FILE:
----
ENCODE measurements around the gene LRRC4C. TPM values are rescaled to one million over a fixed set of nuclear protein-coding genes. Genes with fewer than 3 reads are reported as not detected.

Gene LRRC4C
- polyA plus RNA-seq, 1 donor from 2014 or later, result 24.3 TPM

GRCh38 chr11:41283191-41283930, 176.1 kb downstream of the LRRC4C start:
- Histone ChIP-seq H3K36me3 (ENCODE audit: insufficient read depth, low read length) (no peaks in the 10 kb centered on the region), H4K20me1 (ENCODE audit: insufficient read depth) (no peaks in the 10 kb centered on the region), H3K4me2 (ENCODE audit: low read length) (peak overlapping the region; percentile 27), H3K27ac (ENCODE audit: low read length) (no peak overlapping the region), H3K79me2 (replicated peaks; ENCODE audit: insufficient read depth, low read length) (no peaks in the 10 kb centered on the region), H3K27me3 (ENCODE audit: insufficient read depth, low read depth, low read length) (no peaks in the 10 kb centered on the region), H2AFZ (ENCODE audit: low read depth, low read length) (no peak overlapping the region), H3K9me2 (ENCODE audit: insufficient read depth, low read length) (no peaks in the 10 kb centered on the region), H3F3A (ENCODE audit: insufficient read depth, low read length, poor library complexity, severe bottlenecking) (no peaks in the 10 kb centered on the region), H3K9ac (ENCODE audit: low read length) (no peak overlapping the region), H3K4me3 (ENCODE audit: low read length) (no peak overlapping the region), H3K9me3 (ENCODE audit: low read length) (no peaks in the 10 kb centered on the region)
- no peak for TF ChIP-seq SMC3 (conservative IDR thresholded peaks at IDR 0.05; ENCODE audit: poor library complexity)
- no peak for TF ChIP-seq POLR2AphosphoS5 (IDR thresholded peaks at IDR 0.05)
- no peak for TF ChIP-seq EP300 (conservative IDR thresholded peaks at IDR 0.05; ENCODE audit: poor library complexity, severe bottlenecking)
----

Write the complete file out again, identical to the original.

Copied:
ENCODE measurements around the gene LRRC4C. TPM values are rescaled to one million over a fixed set of nuclear protein-coding genes. Genes with fewer than 3 reads are reported as not detected.

Gene LRRC4C
- polyA plus RNA-seq, 1 donor from 2014 or later, result 24.3 TPM

GRCh38 chr11:41283191-41283930, 176.1 kb downstream of the LRRC4C start:
- Histone ChIP-seq H3K36me3 (ENCODE audit: insufficient read depth, low read length) (no peaks in the 10 kb centered on the region), H4K20me1 (ENCODE audit: insufficient read depth) (no peaks in the 10 kb centered on the region), H3K4me2 (ENCODE audit: low read length) (peak overlapping the region; percentile 27), H3K27ac (ENCODE audit: low read length) (no peak overlapping the region), H3K79me2 (replicated peaks; ENCODE audit: insufficient read depth, low read length) (no peaks in the 10 kb centered on the region), H3K27me3 (ENCODE audit: insufficient read depth, low read depth, low read length) (no peaks in the 10 kb centered on the region), H2AFZ (ENCODE audit: low read depth, low read length) (no peak overlapping the region), H3K9me2 (ENCODE audit: insufficient read depth, low read length) (no peaks in the 10 kb centered on the region), H3F3A (ENCODE audit: insufficient read depth, low read length, poor library complexity, severe bottlenecking) (no peaks in the 10 kb centered on the region), H3K9ac (ENCODE audit: low read length) (no peak overlapping the region), H3K4me3 (ENCODE audit: low read length) (no peak overlapping the region), H3K9me3 (ENCODE audit: low read length) (no peaks in the 10 kb centered on the region)
- no peak for TF ChIP-seq SMC3 (conservative IDR thresholded peaks at IDR 0.05; ENCODE audit: poor library complexity)
- no peak for TF ChIP-seq POLR2AphosphoS5 (IDR thresholded peaks at IDR 0.05)
- no peak for TF ChIP-seq EP300 (conservative IDR thresholded peaks at IDR 0.05; ENCODE audit: poor library complexity, severe bottlenecking)